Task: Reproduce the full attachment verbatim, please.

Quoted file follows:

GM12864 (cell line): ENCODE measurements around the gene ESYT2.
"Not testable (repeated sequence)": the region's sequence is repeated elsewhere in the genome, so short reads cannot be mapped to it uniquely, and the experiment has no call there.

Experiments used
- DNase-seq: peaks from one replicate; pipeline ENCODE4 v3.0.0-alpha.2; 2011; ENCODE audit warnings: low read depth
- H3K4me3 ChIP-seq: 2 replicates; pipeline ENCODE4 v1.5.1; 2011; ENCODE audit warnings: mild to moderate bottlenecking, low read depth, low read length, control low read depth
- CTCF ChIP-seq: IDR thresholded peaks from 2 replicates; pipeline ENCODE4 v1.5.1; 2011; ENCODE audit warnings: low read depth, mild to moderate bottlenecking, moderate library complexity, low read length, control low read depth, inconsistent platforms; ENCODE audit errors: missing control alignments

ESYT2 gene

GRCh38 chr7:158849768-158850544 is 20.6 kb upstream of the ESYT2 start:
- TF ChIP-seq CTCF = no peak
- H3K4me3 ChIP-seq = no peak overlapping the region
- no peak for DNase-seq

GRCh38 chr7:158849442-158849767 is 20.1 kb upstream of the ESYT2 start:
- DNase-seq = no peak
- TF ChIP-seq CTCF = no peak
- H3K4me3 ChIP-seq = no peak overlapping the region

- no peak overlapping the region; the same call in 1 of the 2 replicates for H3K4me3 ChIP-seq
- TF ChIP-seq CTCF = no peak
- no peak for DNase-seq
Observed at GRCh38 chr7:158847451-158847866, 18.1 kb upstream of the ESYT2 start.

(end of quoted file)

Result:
GM12864 (cell line): ENCODE measurements around the gene ESYT2.
"Not testable (repeated sequence)": the region's sequence is repeated elsewhere in the genome, so short reads cannot be mapped to it uniquely, and the experiment has no call there.

Experiments used
- DNase-seq: peaks from one replicate; pipeline ENCODE4 v3.0.0-alpha.2; 2011; ENCODE audit warnings: low read depth
- H3K4me3 ChIP-seq: 2 replicates; pipeline ENCODE4 v1.5.1; 2011; ENCODE audit warnings: mild to moderate bottlenecking, low read depth, low read length, control low read depth
- CTCF ChIP-seq: IDR thresholded peaks from 2 replicates; pipeline ENCODE4 v1.5.1; 2011; ENCODE audit warnings: low read depth, mild to moderate bottlenecking, moderate library complexity, low read length, control low read depth, inconsistent platforms; ENCODE audit errors: missing control alignments

ESYT2 gene

GRCh38 chr7:158849768-158850544 is 20.6 kb upstream of the ESYT2 start:
- TF ChIP-seq CTCF = no peak
- H3K4me3 ChIP-seq = no peak overlapping the region
- no peak for DNase-seq

GRCh38 chr7:158849442-158849767 is 20.1 kb upstream of the ESYT2 start:
- DNase-seq = no peak
- TF ChIP-seq CTCF = no peak
- H3K4me3 ChIP-seq = no peak overlapping the region

- no peak overlapping the region; the same call in 1 of the 2 replicates for H3K4me3 ChIP-seq
- TF ChIP-seq CTCF = no peak
- no peak for DNase-seq
Observed at GRCh38 chr7:158847451-158847866, 18.1 kb upstream of the ESYT2 start.